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In the world of limited country’s internet gaming revenues, Malta online poker has transformed into the red-headed stepchild. Poker operations only account for one percent of the total revenue derived from online gaming, according to the Maltese regulator.

Malta being one of the world’s largest online gambling jurisdictions, this figure is quite unsettling. With about 474 licensees Malta holds the highest number of licensees in the entire global online gambling market, and so gives an accurate reflection on the market in general.

Of course, we’ve seen a continuing download revenue course since about 2011, but it’s not just that, the online poker vertical is below par. Besides this, sports and casino betting are rising and minimizing the poker success rates.

Since the real money is to be produced in other gaming segments, online poker offerings attract far less investing operators than before. In addition, profit margins are continuously squeezed by tightened taxation and regulatory controls.

Backed by a big-money ad campaign, Amaya who last year introduced PokerStars sports betting, is now ready to initiate, BetStars, as a new sports standalone betting brand. At least some segments of the online poker community have been criticizing and even been boycotting the site since its rebalancing of its rewards system favouring mostly recreational players.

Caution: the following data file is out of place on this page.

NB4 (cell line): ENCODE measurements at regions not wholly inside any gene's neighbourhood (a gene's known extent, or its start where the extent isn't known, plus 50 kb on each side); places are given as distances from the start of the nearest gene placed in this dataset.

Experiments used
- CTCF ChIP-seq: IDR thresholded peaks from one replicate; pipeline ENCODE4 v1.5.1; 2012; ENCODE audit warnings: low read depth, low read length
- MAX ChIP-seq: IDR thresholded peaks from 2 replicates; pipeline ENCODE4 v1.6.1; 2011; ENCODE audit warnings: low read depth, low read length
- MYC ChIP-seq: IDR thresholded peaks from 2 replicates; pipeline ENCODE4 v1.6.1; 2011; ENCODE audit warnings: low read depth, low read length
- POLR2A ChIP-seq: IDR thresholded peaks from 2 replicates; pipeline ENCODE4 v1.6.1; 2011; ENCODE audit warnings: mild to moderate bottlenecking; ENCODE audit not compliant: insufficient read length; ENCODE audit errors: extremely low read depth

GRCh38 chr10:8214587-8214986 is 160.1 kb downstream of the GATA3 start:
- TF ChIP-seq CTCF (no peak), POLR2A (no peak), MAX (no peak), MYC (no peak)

Regulatory Threat

From the period January to June 2015, 34 percent of revenue was generated by sports betting, and even 50 percent by casino gaming, as stated by the Malta Gaming Authority (MGA) in its performance report.

The increasing regulation around the world may even cause an anxious feeling amongst the MGA itself. Let’s take for example operators who wish to engage with the British market, they must be licensed and regulated in the UK, and are introduced with a 15 percent duty on top. Earlier they were offered far more favourable tax rates, as they could target the highly lucrative UK market from Malta.


In 2016, Bitcoin might be recognized by MGA as an acceptable transaction currency. It has not being confirmed yet, but Malta is clearly exploring new options.

According to MGA, there was a raise of 14.5% in the number of licensees in the first half of 215, despite the competition.

This means the online gambling market is resilient.